Disturbing ‘Game of Thrones’ Scene Totally Betrayed Diehard Fans (VIDEO)

jaime cersei

Now that the dust has settled after the premiere of "Breaker of Chains" -- everyone wants to talk about that scene. Game of Thrones has been known for, shall we say, upping the ante on scenes from the original source material that were already insanely bloody or mind-blowing or disturbing, and last week was no exception. It seems HBO at times approaches the books' most anticipated scenes with a "What the hell! Let's make it crazy!" attitude.

Case in point: The Red Wedding, Theon's torture, and the scene last week between Jaime and Cersei. In order not to give too much away, I'll put in a SPOILERS WARNING right here. If you haven't watched the show (really?) and don't want to know anything about these aforementioned scenes, please move on to something else and let the nerds take over, thanks.

In the Red Wedding, book readers knew that Robb Stark and Catelyn Stark and Robb's entire army would be slaughtered, but they had no idea his pregnant wife Talisa would be viciously stabbed in the stomach to kick the whole thing off. Theon's torture in the book is also mostly just referenced, while TV viewers got an up close and personal look at the hell Ramsay Snow put him through -- from peeling off his skin to cutting off his most, well, prized possession after enticing him with some topless whores. Sigh.

And now we come to the moment from last week: Yes, in A Storm of Swords, Jaime and Cersei do get it on in front of Joffrey's body. But in the HBO version, Jaime essentially rapes Cersei after she repeatedly tells him to stop.

Here is what series author George R. R. Martin had to say about the controversial scene. It's a tad long but pretty fascinating:

In the novels, Jaime is not present at Joffrey’s death, and indeed, Cersei has been fearful that he is dead himself, that she has lost both the son and the father/lover/brother. And then suddenly Jaime is there before her. Maimed and changed, but Jaime nonetheless. Though the time and place is wildly inappropriate and Cersei is fearful of discovery, she is as hungry for him as he is for her.

The whole dynamic is different in the show, where Jaime has been back for weeks at the least, maybe longer, and he and Cersei have been in each other’s company on numerous occasions, often quarreling. The setting is the same, but neither character is in the same place as in the books, which may be why [producers] played the sept out differently. But that’s just my surmise; we never discussed this scene, to the best of my recollection.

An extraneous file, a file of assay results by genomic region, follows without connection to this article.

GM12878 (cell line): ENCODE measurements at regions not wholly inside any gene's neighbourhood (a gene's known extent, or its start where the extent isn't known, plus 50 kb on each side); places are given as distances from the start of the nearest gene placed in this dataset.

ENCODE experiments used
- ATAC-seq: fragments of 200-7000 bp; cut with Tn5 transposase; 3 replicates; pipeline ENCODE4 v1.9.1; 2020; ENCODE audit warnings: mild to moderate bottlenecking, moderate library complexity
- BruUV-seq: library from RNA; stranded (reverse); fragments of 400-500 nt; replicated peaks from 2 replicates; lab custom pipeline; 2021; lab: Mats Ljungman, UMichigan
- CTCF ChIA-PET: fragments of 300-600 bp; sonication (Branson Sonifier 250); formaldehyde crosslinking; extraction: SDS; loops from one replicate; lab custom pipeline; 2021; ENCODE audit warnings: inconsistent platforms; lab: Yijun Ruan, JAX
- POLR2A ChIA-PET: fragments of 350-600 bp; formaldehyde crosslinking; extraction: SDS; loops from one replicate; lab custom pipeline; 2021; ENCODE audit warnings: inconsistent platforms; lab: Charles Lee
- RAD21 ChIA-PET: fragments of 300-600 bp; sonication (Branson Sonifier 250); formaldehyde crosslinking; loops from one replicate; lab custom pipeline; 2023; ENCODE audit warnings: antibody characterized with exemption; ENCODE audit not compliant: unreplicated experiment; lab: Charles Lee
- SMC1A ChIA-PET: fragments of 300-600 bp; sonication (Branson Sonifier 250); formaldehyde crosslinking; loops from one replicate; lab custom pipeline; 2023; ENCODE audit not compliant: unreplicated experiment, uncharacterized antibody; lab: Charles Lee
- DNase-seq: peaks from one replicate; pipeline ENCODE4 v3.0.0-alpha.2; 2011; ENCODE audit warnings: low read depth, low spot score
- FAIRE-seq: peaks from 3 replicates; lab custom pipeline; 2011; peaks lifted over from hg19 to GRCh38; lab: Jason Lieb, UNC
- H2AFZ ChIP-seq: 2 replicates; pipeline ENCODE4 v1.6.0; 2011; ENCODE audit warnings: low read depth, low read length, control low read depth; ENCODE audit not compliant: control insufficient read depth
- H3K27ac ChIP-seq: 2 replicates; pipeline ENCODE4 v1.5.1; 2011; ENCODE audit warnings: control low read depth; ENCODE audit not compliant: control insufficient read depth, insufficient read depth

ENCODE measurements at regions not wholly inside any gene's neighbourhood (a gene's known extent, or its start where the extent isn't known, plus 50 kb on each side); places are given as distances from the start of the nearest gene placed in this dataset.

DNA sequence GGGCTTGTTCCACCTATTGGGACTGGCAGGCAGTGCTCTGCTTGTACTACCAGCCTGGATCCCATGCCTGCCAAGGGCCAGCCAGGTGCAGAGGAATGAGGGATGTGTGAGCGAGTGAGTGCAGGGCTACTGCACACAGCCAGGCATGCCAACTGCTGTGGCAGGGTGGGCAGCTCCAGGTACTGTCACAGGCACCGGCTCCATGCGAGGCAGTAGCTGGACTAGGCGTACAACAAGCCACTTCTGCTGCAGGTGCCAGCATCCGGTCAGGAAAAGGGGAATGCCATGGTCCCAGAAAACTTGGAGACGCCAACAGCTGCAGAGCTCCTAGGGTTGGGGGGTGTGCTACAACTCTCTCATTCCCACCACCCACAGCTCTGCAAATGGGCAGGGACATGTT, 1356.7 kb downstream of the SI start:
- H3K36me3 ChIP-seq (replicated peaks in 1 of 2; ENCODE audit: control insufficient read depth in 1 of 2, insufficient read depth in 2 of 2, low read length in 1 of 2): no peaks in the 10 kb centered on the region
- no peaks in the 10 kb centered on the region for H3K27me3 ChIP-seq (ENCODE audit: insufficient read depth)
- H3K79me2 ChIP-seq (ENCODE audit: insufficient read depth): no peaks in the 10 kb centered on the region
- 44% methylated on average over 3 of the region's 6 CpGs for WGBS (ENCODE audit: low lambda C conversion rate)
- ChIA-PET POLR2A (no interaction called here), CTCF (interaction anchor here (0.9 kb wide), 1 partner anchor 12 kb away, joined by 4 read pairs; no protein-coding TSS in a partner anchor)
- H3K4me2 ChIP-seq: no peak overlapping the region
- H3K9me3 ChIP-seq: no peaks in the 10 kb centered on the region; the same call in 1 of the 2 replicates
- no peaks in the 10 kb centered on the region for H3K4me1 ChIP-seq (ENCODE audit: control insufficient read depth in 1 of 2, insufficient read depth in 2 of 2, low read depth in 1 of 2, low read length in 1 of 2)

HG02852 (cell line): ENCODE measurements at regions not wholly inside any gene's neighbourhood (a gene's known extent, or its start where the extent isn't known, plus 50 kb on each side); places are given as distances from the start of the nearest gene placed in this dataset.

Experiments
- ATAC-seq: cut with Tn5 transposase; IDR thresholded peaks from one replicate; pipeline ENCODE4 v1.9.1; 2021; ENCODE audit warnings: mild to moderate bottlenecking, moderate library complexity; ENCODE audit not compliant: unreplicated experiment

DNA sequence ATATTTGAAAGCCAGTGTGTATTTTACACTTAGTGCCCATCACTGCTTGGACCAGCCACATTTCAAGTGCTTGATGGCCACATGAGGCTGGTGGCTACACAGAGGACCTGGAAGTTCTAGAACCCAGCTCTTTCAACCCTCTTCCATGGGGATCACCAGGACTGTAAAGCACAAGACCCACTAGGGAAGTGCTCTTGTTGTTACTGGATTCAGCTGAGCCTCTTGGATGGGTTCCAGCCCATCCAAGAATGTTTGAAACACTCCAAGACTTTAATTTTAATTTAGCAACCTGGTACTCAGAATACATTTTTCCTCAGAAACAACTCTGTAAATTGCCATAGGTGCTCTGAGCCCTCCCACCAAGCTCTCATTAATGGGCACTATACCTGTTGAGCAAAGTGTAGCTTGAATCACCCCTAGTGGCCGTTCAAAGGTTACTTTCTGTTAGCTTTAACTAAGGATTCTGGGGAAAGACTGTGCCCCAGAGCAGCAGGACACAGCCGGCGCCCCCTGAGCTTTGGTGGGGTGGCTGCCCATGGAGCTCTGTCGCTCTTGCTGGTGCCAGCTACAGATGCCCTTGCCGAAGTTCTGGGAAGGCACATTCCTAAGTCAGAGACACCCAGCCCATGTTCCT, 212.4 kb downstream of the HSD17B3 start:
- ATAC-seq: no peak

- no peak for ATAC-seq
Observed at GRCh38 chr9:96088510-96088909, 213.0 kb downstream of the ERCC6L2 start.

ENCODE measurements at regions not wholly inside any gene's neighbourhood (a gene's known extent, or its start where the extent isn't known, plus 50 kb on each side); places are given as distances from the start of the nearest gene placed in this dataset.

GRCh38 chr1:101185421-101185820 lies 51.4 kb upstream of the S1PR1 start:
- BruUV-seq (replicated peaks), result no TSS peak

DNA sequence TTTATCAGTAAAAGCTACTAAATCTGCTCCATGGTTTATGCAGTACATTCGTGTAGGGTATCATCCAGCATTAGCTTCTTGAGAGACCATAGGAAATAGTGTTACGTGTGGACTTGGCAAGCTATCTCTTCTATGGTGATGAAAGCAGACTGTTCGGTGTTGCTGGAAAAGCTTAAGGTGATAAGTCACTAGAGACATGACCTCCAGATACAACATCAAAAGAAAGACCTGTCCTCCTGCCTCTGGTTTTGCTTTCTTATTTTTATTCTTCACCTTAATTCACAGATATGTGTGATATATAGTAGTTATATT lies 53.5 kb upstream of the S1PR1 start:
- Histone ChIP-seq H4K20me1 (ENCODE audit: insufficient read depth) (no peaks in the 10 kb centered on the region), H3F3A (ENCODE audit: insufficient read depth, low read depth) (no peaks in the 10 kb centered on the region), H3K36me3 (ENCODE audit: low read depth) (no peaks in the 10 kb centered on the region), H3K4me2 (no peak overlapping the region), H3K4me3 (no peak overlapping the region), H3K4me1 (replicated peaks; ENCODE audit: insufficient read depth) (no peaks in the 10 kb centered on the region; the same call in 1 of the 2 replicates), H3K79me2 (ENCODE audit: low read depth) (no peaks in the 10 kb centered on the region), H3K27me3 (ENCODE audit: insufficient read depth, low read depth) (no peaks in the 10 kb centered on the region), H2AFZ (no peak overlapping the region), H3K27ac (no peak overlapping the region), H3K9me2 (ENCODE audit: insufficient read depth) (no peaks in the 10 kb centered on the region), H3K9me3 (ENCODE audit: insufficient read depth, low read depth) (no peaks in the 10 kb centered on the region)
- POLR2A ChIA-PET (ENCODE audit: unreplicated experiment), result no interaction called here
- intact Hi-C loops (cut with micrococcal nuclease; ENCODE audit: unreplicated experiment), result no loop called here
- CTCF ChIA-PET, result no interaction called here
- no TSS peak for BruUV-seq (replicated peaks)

Also, I was writing the scene from Jaime’s POV, so the reader is inside his head, hearing his thoughts. On the TV show, the camera is necessarily external. You don’t know what anyone is thinking or feeling, just what they are saying and doing.

If the show had retained some of Cersei’s dialogue from the books, it might have left a somewhat different impression — but that dialogue was very much shaped by the circumstances of the books, delivered by a woman who is seeing her lover again for the first time after a long while apart during which she feared he was dead. I am not sure it would have worked with the new timeline.

That’s really all I can say on this issue. The scene was always intended to be disturbing ... but I do regret if it has disturbed people for the wrong reasons.

A rather diplomatic, politically correct answer, wouldn't you say?

But I think what is putting fans off the most about this scene is the road to redemption we saw Jaime going on throughout the last two seasons. He couldn't be more unlikable at first -- having sex with his sister; throwing a young child out of a tower when they were caught; slaying a king he was sworn to protect.

Particularly last season, though, when he had his hand cut off and met Brienne of Tarth, he went so far as to save her life when risking his own and making us sympathize with him after explaining how he truly became the "Kingslayer" in one of the most moving monologues of the whole series. All this newfound humanity was taken away for a lot of people when they saw him force himself on his sister in front of their son's cold, dead body.

It seemed like HBO was more than willing to up the controversy and shock value while completely forgetting about this character's arc and how much he ends up redeeming himself after we first meet him. And his good deeds aren't done yet -- but can viewers still root for him knowing he's capable of this depravity? That he'd be willing to force his sister just because she was so disgusted by the sight of his metal hand?

No matter how disappointed I was that they went for controversy over character, I'm of course still going to tune in next week, and I believe Jaime will still continue to prove honorable. Though the director of the episode did say the sex was "consensual" by the end, let's hope they don't mess with Jaime's character further because he and Brienne were certainly fun to root for all through season 3!

Here's the scene if you want to watch for yourself (come on, it's obviously not safe for work):

Were you disappointed by the change they made to that scene? Did it affect your outlook on Jaime's character at all?

 

Image via HBO

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